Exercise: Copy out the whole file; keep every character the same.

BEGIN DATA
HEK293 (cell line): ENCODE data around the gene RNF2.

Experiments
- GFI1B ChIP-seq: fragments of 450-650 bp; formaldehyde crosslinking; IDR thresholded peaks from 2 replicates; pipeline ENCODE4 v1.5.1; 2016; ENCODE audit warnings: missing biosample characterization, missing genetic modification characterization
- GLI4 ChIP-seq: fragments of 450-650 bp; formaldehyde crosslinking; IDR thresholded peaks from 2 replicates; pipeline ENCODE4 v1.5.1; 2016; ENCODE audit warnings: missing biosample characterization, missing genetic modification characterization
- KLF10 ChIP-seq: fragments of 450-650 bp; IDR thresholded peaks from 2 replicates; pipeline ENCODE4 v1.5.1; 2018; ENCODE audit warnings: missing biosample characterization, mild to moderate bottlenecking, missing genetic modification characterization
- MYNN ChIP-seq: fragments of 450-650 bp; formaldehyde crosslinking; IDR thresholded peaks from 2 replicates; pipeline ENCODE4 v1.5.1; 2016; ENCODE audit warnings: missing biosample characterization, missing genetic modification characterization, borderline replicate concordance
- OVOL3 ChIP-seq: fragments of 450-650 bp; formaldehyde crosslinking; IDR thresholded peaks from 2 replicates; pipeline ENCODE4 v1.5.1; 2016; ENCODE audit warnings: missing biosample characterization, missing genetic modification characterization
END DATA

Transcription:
HEK293 (cell line): ENCODE data around the gene RNF2.

Experiments
- GFI1B ChIP-seq: fragments of 450-650 bp; formaldehyde crosslinking; IDR thresholded peaks from 2 replicates; pipeline ENCODE4 v1.5.1; 2016; ENCODE audit warnings: missing biosample characterization, missing genetic modification characterization
- GLI4 ChIP-seq: fragments of 450-650 bp; formaldehyde crosslinking; IDR thresholded peaks from 2 replicates; pipeline ENCODE4 v1.5.1; 2016; ENCODE audit warnings: missing biosample characterization, missing genetic modification characterization
- KLF10 ChIP-seq: fragments of 450-650 bp; IDR thresholded peaks from 2 replicates; pipeline ENCODE4 v1.5.1; 2018; ENCODE audit warnings: missing biosample characterization, mild to moderate bottlenecking, missing genetic modification characterization
- MYNN ChIP-seq: fragments of 450-650 bp; formaldehyde crosslinking; IDR thresholded peaks from 2 replicates; pipeline ENCODE4 v1.5.1; 2016; ENCODE audit warnings: missing biosample characterization, missing genetic modification characterization, borderline replicate concordance
- OVOL3 ChIP-seq: fragments of 450-650 bp; formaldehyde crosslinking; IDR thresholded peaks from 2 replicates; pipeline ENCODE4 v1.5.1; 2016; ENCODE audit warnings: missing biosample characterization, missing genetic modification characterization